Scores of movies aspire to the label "inspirational." Unfortunately, most pile on the artificial sweetener instead of letting the characters and situations speak for themselves. Recent saccharine hits like "Patch Adams" and "Stepmom" try to instill sappy sentiment through phony and grossly manipulative means.
The opposite is true of "October Sky," the story of a boy who dreams of escaping his West Virginia coal-company town. It is based on "Rocket Boys" - the silly title change is the movie's only real flaw - the memoirs of rocket scientist Homer H. Hickam.
Like the first "Rocky," another classic Horatio Alger-type story, "October Sky" features well-written characters from a definite time and place, with dreams and goals we care about.
Before Sputnik passes over the town of Coalwood, W.Va., in 1957, Homer Hickam, as played in the film by Jake Gyllenhaal, is a bright but indifferent student. But this Soviet propaganda coup not only backfires by rousing the United States to the space race, it personally inspires Homer to reach for the stars.
This is not terribly thrilling for his father, John (Chris Cooper), who runs the local mine - and, therefore, the town. Like everyone else in town, he thinks the town's boys have two destinies - to get a football scholarship, or to work in the mines. Only Jim (Scott Miles), John's older son, is good at football.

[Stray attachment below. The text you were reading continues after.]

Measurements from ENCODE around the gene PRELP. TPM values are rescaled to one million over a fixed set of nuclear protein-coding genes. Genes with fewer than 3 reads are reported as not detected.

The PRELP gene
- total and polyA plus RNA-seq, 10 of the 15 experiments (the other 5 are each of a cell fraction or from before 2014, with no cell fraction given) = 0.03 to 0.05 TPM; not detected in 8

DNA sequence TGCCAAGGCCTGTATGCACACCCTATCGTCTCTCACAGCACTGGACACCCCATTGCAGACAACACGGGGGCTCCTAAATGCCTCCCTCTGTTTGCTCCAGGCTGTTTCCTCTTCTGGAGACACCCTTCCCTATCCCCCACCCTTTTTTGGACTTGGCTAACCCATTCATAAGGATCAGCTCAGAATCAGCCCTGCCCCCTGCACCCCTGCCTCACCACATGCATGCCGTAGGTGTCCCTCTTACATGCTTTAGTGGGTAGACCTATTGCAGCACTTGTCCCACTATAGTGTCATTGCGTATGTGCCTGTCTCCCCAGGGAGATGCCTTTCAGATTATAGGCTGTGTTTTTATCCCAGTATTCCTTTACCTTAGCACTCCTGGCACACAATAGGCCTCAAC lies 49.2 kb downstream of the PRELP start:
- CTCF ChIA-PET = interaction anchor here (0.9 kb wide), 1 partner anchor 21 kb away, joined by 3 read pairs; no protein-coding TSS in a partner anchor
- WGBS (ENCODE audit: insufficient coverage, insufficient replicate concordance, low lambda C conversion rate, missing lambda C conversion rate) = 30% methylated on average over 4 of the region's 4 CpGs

Inspired by a teacher, Miss Reilly (Laura Dern), Homer and his two best friends (William Lee Scott, Chad Lindberg) try to turn their fascination with rocketry into a college scholarship quest. But it's not until Homer recruits the school's math genius/social outcast (Chris Owen) that their plan gains momentum.
After some comic - and nearly tragic - early failures, the boys get guidance, not only from Miss Reilly but from a Russian immigrant welder and a black machinist who once flew fighter planes with the Tuskegee squadron. The "rocket boys" go from being the town joke to the main attraction, as nearly everyone eventually pulls for them. Everyone but John Hickam.
Lewis Colick's screenplay may seem pat at times - and the story may seem too good to be true - but it is an accurate adaption of Hickam's excellent book. Director Joe Johnston, known for special-effects extravaganzas like "Honey I Shrunk the Kids" and "Jumanji," brings to "October Sky" a fluid grace and intelligence that make it seem like a John Sayles movie for the whole family.
Gyllenhaal brings just the right note to the wistful, but basically normal, all-American boy with a dream. He and Cooper have great chemistry in moments both stressful and tender, and their believable relationship makes the movie soar.
Cooper gets his best role since Sayles' "Lone Star" as the taciturn, proud and sometimes short-tempered patriarch, turning what in lesser hands might have been one of those monster adults from "Dead Poets Society" who live to crush young hopes, into a sympathetic, admirable, man.
Johnson and Colick also effectively convey the passing of an era, from a way of life that is dying out while management and the union squabble over its scraps, and giving way to a new era of technology and information. When Homer sees Sputnik pass over through the wires of the mine-shaft elevator cage, the symbolism is inescapable.
"October Sky" has two terrific storylines, each of which could have been enough for a passable movie. There is the fun surface plot about the boys' quest, but what makes this a great film is the way it examines the sometimes stormy relationships between fathers and sons - even in a loving situation, and with the best of intentions.
"October Sky" poignantly illustrates that fathers and sons do a large share of their fighting not over conflicting goals or opinions, but over the ways in which they are the same.